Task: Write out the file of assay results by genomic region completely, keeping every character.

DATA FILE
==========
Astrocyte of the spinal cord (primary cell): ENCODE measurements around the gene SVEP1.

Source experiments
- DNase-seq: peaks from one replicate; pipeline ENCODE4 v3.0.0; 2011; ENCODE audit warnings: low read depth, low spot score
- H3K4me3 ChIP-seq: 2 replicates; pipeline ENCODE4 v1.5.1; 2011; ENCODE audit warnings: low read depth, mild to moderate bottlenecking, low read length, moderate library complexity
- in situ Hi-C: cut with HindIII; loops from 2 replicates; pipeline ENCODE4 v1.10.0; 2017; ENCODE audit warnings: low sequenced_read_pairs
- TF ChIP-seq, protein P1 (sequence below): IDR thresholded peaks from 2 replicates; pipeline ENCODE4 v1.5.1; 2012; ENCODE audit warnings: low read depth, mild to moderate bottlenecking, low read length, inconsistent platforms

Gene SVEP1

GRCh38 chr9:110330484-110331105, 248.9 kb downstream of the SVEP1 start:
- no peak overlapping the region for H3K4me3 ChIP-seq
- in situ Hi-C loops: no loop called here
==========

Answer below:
Astrocyte of the spinal cord (primary cell): ENCODE measurements around the gene SVEP1.

Source experiments
- DNase-seq: peaks from one replicate; pipeline ENCODE4 v3.0.0; 2011; ENCODE audit warnings: low read depth, low spot score
- H3K4me3 ChIP-seq: 2 replicates; pipeline ENCODE4 v1.5.1; 2011; ENCODE audit warnings: low read depth, mild to moderate bottlenecking, low read length, moderate library complexity
- in situ Hi-C: cut with HindIII; loops from 2 replicates; pipeline ENCODE4 v1.10.0; 2017; ENCODE audit warnings: low sequenced_read_pairs
- TF ChIP-seq, protein P1 (sequence below): IDR thresholded peaks from 2 replicates; pipeline ENCODE4 v1.5.1; 2012; ENCODE audit warnings: low read depth, mild to moderate bottlenecking, low read length, inconsistent platforms

Gene SVEP1

GRCh38 chr9:110330484-110331105, 248.9 kb downstream of the SVEP1 start:
- no peak overlapping the region for H3K4me3 ChIP-seq
- in situ Hi-C loops: no loop called here